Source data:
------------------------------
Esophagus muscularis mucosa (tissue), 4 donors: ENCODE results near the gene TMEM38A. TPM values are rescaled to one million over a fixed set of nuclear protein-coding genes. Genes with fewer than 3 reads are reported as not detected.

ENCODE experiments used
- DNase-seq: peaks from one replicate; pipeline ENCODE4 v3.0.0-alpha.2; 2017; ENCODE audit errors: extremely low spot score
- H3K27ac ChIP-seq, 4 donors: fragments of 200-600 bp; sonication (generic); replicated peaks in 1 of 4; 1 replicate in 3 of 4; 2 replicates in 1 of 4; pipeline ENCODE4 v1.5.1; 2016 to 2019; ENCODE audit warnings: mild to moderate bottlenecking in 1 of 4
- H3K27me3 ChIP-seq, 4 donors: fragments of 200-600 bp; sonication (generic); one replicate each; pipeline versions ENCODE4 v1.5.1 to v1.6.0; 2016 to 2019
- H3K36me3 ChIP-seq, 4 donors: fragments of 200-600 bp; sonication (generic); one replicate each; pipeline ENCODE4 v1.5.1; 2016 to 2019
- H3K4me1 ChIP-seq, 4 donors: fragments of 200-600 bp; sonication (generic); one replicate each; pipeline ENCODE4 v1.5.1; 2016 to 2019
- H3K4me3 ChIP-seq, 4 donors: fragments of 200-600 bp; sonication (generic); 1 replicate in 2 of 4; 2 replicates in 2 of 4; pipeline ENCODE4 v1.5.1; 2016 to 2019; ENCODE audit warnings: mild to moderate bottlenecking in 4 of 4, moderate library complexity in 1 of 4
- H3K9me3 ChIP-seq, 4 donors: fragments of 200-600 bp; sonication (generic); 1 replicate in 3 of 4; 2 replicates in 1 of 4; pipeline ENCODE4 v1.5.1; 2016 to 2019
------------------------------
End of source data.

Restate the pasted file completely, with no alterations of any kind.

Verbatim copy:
Esophagus muscularis mucosa (tissue), 4 donors: ENCODE results near the gene TMEM38A. TPM values are rescaled to one million over a fixed set of nuclear protein-coding genes. Genes with fewer than 3 reads are reported as not detected.

ENCODE experiments used
- DNase-seq: peaks from one replicate; pipeline ENCODE4 v3.0.0-alpha.2; 2017; ENCODE audit errors: extremely low spot score
- H3K27ac ChIP-seq, 4 donors: fragments of 200-600 bp; sonication (generic); replicated peaks in 1 of 4; 1 replicate in 3 of 4; 2 replicates in 1 of 4; pipeline ENCODE4 v1.5.1; 2016 to 2019; ENCODE audit warnings: mild to moderate bottlenecking in 1 of 4
- H3K27me3 ChIP-seq, 4 donors: fragments of 200-600 bp; sonication (generic); one replicate each; pipeline versions ENCODE4 v1.5.1 to v1.6.0; 2016 to 2019
- H3K36me3 ChIP-seq, 4 donors: fragments of 200-600 bp; sonication (generic); one replicate each; pipeline ENCODE4 v1.5.1; 2016 to 2019
- H3K4me1 ChIP-seq, 4 donors: fragments of 200-600 bp; sonication (generic); one replicate each; pipeline ENCODE4 v1.5.1; 2016 to 2019
- H3K4me3 ChIP-seq, 4 donors: fragments of 200-600 bp; sonication (generic); 1 replicate in 2 of 4; 2 replicates in 2 of 4; pipeline ENCODE4 v1.5.1; 2016 to 2019; ENCODE audit warnings: mild to moderate bottlenecking in 4 of 4, moderate library complexity in 1 of 4
- H3K9me3 ChIP-seq, 4 donors: fragments of 200-600 bp; sonication (generic); 1 replicate in 3 of 4; 2 replicates in 1 of 4; pipeline ENCODE4 v1.5.1; 2016 to 2019